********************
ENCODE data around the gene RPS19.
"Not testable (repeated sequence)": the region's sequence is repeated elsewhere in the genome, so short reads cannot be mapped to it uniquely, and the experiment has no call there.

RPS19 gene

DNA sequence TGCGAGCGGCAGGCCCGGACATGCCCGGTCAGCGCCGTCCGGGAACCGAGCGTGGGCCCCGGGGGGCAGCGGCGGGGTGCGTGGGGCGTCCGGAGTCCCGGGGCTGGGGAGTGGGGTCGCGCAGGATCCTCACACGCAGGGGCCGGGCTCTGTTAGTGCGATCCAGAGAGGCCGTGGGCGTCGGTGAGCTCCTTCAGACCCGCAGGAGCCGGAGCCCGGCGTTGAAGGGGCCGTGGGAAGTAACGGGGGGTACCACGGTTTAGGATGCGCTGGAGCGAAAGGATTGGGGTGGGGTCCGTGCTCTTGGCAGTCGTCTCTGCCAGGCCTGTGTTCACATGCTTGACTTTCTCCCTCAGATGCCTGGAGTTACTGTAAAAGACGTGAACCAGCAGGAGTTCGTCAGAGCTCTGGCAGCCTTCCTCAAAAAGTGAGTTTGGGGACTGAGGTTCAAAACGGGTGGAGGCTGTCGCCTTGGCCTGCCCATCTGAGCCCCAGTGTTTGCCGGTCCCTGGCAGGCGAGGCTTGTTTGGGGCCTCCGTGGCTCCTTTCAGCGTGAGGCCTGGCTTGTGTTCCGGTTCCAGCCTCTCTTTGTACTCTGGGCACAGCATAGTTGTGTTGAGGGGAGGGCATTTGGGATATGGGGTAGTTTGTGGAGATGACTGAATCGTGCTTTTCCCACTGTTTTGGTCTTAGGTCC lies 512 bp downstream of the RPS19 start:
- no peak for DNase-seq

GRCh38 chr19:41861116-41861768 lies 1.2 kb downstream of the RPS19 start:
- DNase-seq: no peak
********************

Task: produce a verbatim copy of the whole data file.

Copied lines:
ENCODE data around the gene RPS19.
"Not testable (repeated sequence)": the region's sequence is repeated elsewhere in the genome, so short reads cannot be mapped to it uniquely, and the experiment has no call there.

RPS19 gene

DNA sequence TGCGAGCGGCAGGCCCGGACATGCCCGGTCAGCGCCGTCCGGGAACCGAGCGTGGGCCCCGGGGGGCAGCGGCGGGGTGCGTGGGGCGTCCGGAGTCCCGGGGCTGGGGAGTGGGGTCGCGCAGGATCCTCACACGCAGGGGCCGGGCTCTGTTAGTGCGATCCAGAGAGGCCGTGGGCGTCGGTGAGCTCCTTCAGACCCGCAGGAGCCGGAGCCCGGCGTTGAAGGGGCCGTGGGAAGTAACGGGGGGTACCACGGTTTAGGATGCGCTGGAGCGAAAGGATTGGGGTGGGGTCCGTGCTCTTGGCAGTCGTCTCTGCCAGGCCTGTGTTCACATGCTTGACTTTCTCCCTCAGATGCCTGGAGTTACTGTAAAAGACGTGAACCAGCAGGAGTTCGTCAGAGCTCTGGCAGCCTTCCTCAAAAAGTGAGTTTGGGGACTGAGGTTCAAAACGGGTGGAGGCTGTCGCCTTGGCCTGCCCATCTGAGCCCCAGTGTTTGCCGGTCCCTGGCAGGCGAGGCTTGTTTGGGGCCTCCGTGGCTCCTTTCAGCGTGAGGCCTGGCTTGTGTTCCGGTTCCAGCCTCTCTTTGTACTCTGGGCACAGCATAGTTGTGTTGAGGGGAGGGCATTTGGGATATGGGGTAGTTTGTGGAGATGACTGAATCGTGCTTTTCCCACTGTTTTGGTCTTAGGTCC lies 512 bp downstream of the RPS19 start:
- no peak for DNase-seq

GRCh38 chr19:41861116-41861768 lies 1.2 kb downstream of the RPS19 start:
- DNase-seq: no peak